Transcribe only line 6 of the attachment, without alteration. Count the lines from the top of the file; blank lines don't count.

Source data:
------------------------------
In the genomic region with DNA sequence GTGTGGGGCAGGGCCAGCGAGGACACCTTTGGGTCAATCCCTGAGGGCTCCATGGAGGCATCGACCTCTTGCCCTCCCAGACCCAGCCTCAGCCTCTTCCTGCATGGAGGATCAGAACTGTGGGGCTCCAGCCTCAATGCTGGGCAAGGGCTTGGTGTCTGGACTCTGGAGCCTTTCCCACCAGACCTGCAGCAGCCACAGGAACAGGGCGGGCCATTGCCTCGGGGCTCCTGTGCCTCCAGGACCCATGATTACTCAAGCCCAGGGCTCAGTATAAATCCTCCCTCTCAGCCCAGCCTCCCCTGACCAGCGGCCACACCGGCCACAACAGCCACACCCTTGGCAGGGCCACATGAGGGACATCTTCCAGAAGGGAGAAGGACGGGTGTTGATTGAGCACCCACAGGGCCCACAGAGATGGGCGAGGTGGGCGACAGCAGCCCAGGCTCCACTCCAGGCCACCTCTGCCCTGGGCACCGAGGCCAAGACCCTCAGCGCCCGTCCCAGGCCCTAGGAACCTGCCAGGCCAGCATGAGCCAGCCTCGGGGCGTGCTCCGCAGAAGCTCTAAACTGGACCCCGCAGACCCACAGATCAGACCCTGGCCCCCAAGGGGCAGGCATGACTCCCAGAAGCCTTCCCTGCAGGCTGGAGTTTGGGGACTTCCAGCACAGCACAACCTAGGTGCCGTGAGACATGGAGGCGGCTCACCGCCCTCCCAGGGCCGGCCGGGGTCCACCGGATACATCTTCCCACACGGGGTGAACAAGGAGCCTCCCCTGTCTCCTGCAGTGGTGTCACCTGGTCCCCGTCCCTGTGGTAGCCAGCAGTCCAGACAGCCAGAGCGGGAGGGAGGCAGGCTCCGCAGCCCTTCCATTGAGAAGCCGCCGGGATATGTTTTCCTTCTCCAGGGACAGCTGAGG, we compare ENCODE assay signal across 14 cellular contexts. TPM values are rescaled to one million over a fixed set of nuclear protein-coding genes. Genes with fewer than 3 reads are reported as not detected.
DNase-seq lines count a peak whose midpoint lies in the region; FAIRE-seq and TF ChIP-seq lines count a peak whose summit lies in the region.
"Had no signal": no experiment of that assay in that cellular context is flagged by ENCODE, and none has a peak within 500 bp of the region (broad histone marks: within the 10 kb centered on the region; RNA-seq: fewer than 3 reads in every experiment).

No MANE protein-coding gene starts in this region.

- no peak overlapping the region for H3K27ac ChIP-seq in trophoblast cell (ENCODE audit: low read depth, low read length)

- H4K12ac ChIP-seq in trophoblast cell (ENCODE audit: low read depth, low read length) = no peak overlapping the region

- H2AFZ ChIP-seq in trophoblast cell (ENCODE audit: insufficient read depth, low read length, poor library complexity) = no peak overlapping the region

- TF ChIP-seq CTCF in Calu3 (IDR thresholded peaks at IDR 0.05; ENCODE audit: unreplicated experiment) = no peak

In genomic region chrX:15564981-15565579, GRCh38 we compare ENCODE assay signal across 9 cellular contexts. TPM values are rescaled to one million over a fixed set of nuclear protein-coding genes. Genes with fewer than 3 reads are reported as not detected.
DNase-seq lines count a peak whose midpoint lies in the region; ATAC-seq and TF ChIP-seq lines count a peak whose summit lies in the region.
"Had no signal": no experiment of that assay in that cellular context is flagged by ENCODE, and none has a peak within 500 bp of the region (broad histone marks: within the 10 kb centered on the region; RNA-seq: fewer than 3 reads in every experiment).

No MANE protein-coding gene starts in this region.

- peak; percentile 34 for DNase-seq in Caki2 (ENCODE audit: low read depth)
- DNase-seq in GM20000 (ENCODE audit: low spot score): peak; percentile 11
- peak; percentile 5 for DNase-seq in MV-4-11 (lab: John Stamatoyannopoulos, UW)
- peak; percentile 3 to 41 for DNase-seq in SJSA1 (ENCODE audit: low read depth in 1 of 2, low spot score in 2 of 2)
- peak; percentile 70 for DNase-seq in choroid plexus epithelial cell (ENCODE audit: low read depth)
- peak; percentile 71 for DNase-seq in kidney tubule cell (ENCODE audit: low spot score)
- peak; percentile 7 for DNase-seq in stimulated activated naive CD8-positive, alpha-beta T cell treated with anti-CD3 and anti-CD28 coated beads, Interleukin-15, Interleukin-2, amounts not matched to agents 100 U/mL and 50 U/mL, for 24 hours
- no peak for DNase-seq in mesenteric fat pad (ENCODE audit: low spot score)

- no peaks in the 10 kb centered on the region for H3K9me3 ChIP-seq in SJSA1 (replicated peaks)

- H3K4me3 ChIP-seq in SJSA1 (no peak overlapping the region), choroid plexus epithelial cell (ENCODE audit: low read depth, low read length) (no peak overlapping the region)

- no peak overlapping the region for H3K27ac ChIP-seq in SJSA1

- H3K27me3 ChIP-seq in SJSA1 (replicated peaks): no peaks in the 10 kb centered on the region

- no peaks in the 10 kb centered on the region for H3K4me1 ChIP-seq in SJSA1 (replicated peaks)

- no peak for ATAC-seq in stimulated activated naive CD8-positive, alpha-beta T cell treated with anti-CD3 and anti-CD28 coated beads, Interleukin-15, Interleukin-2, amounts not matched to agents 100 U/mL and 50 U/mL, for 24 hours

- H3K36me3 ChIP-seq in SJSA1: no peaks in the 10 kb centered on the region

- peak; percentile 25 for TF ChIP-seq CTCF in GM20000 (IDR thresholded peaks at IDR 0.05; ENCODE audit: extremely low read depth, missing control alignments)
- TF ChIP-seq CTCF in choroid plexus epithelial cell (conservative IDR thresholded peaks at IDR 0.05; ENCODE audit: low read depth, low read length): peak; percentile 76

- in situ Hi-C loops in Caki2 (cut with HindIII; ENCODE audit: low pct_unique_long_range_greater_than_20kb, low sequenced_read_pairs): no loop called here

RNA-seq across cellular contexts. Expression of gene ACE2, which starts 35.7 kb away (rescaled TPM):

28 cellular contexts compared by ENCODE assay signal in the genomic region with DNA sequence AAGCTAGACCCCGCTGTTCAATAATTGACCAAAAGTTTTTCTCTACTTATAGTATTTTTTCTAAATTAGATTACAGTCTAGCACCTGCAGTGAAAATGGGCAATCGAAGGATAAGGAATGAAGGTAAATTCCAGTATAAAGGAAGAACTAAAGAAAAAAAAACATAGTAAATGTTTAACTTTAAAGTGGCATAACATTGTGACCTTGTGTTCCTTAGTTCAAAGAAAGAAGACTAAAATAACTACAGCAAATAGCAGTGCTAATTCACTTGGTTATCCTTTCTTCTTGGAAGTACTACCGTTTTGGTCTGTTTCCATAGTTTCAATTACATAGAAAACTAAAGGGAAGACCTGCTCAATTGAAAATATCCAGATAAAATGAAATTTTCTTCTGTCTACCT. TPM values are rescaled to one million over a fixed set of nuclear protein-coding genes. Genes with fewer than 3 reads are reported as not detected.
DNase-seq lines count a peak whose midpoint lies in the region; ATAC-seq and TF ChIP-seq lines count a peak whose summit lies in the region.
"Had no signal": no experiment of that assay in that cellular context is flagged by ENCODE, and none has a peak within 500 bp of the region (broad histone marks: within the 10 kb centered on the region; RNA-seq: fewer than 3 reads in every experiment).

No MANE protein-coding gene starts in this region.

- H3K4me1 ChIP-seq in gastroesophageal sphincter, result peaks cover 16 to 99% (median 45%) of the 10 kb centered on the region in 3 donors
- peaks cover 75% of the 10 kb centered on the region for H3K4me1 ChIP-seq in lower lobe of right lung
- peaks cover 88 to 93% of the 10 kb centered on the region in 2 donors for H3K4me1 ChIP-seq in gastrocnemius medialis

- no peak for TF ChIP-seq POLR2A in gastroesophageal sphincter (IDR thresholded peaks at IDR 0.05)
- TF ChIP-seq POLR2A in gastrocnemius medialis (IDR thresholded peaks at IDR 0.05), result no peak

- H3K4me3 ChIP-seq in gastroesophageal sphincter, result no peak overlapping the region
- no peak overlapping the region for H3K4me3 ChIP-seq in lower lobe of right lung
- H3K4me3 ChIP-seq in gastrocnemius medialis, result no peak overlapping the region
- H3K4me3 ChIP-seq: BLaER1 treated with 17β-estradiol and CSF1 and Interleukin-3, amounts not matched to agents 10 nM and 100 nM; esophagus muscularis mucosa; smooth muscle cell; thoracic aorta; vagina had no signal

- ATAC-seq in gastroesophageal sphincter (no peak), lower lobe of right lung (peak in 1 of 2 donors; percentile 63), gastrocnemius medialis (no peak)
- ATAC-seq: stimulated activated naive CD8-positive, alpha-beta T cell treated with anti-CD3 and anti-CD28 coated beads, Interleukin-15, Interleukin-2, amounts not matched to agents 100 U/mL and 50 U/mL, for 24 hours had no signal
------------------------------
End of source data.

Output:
- H4K12ac ChIP-seq in trophoblast cell (ENCODE audit: low read depth, low read length) = no peak overlapping the region